The finger system worked our perfectly, but it took some time before the boys watched me closely enough. At times I despaired of success.
The logical man to act as spokesman for me was my drummer, directly behind me in the middle of the band, high up on the platform, with a good strong voice, no part to read and, except for the beautiful women on the floor, nothing to divert his attention.
But my drummer is a great lover of the modern “hot” music. In fact when he joined us at our first meeting he was laughing up his sleeve at my ideas for our style. Although he did not dislike sweet music, played as we played it, neither was he tremendously thrilled by it, and he firmly believed that for us to attempt to play as we did was sheer foolishness, and that we would certainly be a “flop.” He delighted in getting absorbed in the “hot” rhythms which he played on the drums, and with his head over on one side, slightly nodding to the tempo of his rhythms, he was usually miles away from my little group, dreaming of “hot” dance music.
I had asked him to relay my signals to the entire band as he was completely free to watch me and carry this out. But the tragedy came when after flinging my right hand out with the key clearly indicated and waiting for him to relay the signal, I would find him wrapped up in “hot” rhythms and completely oblivious of the signal.
It took some stormy sessions before he and everyone else finally became alert and on their toes, watching me like hawks.
We have accomplished even more than I had hoped for at first. We hvae become so much like clockwork that the boys even get the keys without a signal, guessing just what tune I intend to play and thus reaching certainly the height of perfection. I imagine it must be quite amazing to anyone who does not understand how we work to see us jump from one tune to another, with nothing said and with no confusion whatsoever. But this perfection of co-operation has come only after many headaches and heartaches and much practice.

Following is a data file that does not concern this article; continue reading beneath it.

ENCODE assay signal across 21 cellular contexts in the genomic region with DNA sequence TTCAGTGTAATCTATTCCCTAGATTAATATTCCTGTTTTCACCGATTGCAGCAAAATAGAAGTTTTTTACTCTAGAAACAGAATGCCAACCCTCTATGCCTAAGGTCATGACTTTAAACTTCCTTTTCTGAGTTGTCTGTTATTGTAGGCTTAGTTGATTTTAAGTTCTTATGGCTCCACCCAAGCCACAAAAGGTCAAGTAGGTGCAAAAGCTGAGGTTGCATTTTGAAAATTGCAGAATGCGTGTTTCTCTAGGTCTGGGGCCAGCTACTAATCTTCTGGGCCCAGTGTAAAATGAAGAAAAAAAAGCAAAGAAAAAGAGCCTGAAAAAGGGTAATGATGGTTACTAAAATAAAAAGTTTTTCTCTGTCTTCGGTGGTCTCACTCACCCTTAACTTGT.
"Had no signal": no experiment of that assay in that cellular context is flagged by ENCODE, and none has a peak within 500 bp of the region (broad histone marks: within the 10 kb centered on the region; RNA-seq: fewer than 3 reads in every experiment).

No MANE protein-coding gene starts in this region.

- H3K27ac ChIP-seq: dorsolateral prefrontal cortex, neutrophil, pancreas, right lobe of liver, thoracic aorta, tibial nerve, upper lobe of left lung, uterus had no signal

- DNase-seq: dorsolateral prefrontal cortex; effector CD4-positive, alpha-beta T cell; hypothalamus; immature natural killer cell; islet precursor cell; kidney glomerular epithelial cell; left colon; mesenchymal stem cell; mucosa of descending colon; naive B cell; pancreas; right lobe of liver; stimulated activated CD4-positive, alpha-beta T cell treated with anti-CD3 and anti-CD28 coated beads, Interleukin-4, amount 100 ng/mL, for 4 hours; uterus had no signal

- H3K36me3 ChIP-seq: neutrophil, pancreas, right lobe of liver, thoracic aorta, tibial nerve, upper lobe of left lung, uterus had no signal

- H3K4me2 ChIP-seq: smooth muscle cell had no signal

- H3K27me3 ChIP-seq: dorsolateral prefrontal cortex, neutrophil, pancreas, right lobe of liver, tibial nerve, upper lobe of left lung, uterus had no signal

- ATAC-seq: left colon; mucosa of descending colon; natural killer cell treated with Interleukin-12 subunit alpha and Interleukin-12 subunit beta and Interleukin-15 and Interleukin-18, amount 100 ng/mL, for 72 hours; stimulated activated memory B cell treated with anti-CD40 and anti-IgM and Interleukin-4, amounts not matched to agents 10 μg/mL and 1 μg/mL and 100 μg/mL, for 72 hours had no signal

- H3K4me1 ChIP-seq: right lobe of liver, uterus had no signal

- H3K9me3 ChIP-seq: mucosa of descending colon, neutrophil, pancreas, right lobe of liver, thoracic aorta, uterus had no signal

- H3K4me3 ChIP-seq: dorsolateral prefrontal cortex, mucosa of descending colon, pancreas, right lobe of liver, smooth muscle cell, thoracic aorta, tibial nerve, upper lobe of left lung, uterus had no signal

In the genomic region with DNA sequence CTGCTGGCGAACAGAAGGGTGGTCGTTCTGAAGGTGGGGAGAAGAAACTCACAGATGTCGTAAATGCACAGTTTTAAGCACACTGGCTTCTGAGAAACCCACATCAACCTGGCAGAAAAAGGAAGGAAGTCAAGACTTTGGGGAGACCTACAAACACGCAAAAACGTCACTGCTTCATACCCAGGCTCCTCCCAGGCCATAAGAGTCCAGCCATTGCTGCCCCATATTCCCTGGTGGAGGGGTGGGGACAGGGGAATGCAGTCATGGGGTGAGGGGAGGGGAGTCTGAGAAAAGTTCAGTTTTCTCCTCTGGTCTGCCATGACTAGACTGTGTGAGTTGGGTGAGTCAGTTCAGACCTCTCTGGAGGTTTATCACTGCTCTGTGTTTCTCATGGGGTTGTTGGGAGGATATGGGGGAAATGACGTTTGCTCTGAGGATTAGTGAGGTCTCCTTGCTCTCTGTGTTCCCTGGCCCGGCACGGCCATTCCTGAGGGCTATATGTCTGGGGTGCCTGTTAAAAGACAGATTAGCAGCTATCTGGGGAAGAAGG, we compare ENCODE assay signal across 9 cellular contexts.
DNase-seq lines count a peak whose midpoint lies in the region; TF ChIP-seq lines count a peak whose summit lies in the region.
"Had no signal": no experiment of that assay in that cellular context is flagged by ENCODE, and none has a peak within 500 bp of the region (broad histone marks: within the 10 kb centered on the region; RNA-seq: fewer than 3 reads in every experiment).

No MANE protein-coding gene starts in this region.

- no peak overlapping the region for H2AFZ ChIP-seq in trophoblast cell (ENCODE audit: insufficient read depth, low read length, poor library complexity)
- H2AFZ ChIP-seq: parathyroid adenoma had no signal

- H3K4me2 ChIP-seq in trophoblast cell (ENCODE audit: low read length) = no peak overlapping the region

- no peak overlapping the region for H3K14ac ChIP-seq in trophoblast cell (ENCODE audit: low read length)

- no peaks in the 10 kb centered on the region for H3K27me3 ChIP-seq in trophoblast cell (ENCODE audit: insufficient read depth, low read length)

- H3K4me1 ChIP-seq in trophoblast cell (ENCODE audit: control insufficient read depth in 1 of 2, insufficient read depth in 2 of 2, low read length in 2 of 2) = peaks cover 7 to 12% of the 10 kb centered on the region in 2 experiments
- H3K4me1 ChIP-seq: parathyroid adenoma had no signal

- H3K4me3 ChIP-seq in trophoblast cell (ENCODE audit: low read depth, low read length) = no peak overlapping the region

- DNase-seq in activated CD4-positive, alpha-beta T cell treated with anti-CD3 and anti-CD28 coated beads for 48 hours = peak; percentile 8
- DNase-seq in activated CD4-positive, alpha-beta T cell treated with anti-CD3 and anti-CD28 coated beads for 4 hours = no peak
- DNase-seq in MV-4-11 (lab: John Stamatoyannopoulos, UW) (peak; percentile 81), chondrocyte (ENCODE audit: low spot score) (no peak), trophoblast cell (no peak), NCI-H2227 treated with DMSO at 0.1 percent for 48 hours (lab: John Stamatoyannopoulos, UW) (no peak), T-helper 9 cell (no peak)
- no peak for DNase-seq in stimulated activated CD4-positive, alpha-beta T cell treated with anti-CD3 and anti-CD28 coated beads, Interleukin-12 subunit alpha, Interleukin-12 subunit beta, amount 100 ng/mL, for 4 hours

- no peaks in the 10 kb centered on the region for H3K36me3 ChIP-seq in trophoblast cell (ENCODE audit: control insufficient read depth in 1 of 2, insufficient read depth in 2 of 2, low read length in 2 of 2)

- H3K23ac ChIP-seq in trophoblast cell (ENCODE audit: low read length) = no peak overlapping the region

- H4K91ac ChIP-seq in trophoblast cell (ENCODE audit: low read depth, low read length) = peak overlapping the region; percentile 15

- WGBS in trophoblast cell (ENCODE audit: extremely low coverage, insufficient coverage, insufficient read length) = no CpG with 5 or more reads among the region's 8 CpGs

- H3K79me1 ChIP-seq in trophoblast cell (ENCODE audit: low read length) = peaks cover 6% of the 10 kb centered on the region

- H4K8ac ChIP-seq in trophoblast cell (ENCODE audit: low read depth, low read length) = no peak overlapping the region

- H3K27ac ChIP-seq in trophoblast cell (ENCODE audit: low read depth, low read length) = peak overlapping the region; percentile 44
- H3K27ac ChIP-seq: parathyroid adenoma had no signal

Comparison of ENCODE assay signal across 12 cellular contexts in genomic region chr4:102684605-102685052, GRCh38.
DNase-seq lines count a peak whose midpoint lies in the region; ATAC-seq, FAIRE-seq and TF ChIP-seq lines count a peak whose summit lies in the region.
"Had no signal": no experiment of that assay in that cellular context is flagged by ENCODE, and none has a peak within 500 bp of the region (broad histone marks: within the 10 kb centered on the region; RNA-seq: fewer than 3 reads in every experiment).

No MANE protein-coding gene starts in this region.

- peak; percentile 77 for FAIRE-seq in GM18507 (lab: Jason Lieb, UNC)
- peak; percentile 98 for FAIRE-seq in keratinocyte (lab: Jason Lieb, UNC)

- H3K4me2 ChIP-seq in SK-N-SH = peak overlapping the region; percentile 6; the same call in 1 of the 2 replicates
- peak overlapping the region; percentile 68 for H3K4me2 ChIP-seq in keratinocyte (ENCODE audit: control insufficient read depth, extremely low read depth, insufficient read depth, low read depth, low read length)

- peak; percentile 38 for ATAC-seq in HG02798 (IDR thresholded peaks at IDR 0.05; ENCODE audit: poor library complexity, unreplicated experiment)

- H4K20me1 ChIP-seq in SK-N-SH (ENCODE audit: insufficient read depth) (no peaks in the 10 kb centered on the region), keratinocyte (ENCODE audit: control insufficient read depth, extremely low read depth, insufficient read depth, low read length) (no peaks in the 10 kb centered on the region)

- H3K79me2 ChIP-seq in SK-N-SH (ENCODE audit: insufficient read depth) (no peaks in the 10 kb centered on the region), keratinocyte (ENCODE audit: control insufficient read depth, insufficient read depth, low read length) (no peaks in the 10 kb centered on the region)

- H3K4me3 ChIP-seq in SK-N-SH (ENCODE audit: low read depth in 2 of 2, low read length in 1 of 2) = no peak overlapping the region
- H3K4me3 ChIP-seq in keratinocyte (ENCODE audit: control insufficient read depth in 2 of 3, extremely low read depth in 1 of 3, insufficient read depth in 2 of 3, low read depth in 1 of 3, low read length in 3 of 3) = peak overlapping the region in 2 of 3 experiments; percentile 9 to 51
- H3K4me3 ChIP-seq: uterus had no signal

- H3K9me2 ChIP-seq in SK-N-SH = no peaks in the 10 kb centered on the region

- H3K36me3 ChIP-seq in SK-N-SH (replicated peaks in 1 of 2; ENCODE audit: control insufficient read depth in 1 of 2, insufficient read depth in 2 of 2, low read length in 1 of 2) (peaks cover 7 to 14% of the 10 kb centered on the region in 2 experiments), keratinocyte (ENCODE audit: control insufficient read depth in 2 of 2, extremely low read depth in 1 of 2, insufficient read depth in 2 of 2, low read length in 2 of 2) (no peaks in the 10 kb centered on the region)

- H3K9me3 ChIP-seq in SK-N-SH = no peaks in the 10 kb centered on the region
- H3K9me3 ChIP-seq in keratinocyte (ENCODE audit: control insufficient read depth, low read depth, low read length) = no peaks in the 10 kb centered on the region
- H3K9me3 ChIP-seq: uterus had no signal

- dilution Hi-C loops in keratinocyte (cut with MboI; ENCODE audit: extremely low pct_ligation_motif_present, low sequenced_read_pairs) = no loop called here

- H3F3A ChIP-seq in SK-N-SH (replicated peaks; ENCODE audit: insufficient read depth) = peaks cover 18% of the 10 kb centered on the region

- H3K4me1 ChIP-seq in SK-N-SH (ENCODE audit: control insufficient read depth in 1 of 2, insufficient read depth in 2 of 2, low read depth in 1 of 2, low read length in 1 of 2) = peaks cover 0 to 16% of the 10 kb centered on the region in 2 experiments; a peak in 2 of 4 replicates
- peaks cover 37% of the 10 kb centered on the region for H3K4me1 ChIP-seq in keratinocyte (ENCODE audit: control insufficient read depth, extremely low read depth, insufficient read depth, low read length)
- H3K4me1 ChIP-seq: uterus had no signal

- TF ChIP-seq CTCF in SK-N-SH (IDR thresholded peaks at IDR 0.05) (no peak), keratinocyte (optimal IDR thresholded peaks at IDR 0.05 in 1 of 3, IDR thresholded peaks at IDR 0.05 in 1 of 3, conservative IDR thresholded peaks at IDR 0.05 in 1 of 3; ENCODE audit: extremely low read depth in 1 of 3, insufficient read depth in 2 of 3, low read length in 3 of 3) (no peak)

Perhaps my most difficult personal feat is directing the band while broadcasting.
I have often stepped up to the microphone to sing, and while in the midst of a song have had to figure out first, just how many more tunes we could cram in before the station announcement; second who was to take the next chorus; then I had to give the directions behind my back with my hands to that individual, meanwhile I was thinking of melody and lyrics, trying to phrase the song with feeling, and lastly, to control the volume.
To top it off there have been those well-meaning but noisome people who persist in dancing by and either talking to me or asking questions while all the rest of this is on my mind. Those people forget, or maybe are only too well aware of the fact that their loud conversation is being broadcast, perhaps to the four corners of the United States, and is no aid to our program!
I am happiest before the microphone and although all of this responsibility and effort might be a tremendous strain to some, I am more at ease during an hour of broadcast than I am in making one master of a record.
Our deaf and dumb system is a great aid to us in broadcasting, especially any of the impromptu affairs at which we sometimes play, because the boys have only to watch me for the routine.
Although I enjoy playing the saxophone so much that I would be unhappy not to be paying with the band, yet my load will be much lighter on the day when I can stand before a larger band with my hands and vocal organs free to do nothing else but secure from the band the best and most unusual effects.

Read Chapter 4